Basquiat is a key figure in the Pop-Art scene, and the first black artist to receive a certain kind of acknowledgement; the film follows his artistic path from his first contact with art (“Guernica” by Pablo Picasso) to the days before his death, when drugs and bad health left him with nothing but money.

It takes its strength in the fact that it is not an hagiography, so that all the characters are represented in their values and faults, with no interest in sanctifying the artists or the agents, shown as greedy snotty kids.

David Bowie plays Andy Warhol, who was actually his friend in real life: his performance is credible and genuine, as he doesn’t back down from representing him in a pretty unflattering way, as he is presented as a man lacking in artistic taste and only attracted to young weirdos.


9. Zoolander (2001, Ben Stiller)


Not being a great fan of Ben Stiller, that is to say that “Zoolander” is one of his most successful films and, probably, one of the funniest comedies of the last twenty years.

What makes it so funny is the absolute vacuity that is cruelly associated with the world of fashion and the incredible amount of funny-placed cameos.

Derek Zoolander is a dimwit male model: his life is smooth-running and shallow, until the newcomer model Hans wins the Male Model of the Year award. Derek is wrecked, but when fashion guru Mugatu hires him he sees in him a chance for revenge, until he finds out that Mugatu’s real intentions are to brainwash him and use him as a weapon against the Prime Minister of Malaysia, who made impossible for Mugatu to produce his clothes using child labour.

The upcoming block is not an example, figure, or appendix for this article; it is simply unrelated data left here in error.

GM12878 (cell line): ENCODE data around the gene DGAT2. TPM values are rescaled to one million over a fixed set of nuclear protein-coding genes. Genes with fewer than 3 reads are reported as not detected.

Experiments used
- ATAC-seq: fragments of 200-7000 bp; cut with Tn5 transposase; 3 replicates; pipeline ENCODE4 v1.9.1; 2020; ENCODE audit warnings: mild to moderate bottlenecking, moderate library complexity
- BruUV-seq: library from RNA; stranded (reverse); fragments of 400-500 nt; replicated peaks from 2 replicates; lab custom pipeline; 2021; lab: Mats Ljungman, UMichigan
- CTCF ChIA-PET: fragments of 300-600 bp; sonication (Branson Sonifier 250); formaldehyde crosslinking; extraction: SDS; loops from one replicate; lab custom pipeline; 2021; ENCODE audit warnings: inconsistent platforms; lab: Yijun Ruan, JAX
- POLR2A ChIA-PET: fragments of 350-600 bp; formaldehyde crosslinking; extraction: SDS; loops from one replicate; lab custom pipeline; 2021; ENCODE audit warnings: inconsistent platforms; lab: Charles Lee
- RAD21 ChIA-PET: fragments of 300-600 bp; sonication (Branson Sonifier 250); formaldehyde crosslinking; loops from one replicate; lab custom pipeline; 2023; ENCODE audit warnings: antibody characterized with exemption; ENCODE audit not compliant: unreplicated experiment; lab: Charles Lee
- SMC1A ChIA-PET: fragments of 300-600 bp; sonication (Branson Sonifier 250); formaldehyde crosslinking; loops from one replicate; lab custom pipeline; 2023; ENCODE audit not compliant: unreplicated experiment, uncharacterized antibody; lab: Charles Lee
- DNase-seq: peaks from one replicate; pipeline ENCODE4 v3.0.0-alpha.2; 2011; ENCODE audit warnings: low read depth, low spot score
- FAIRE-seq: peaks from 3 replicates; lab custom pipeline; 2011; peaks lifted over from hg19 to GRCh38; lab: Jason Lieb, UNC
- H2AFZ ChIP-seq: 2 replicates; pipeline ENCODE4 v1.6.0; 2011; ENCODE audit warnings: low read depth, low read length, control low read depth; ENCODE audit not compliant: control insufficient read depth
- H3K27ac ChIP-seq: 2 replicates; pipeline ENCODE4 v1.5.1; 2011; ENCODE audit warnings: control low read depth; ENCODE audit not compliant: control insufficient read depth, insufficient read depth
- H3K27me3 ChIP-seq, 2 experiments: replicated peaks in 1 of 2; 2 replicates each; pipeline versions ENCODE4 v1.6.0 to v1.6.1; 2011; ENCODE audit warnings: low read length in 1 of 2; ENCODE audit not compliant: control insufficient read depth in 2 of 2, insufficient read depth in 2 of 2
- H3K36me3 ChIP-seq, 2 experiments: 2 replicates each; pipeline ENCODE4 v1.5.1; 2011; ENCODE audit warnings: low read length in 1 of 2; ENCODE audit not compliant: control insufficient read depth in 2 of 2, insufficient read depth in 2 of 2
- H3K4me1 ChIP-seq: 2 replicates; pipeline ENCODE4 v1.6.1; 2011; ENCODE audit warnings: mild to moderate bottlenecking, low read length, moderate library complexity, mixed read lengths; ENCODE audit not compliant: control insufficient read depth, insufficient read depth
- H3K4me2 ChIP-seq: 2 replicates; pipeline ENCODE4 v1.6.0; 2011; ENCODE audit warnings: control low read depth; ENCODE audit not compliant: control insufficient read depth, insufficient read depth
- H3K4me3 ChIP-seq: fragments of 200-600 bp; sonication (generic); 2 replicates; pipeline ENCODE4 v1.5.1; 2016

Bowie plays himself in a tiny cameo, as the judge of the walk-off between Derek and Hans, when the latter wins thanks to his ability to take off his underpants without removing his trousers. His absolute coolness and elegance clashes with the ridiculousness of the scene, making it extremely funny.


10. The Prestige (2006, Christopher Nolan)

The Prestige

Between the first Batman and its very successful sequel, in order not to give Christian Bale too much rest, Nolan pops out this gem about magic shows at the end of the nineteenth century.

The film focuses on the rivalry between two illusionists, former colleagues, who try to impress their public (and eventually steal it from each other) using more and more elaborate tricks. In the background, the figure of Nikola Tesla, real-life inventor and gone into history as a “mad scientist”, played of course by an aged, calm and collected David Bowie.

Magic, actual (and fictional) technology and mystery work together in the making of a solid, great film. The conflict between Angier and Border is symmetrical to the one between Tesla and Edison, where the second is a prefiguration of the first.

Angier is overwhelmed by his own ambition; his hatred towards Border is so strong that he can’t accept him to be just a magician, he confers him supernatural powers in order to justify his impossible tricks. He reaches out for Tesla because he’s convinced that only though innovative experiments he’ll be able to overtake his antagonist – and he will, eventually, with tragic consequences.

Tesla is the perfect figure to be embodied by Bowie: he is traditionally associated with the world of alchemy, mystery and otherworldly powers. His performance is elegant and plain scary, when it comes to the point. This is one of his last film roles.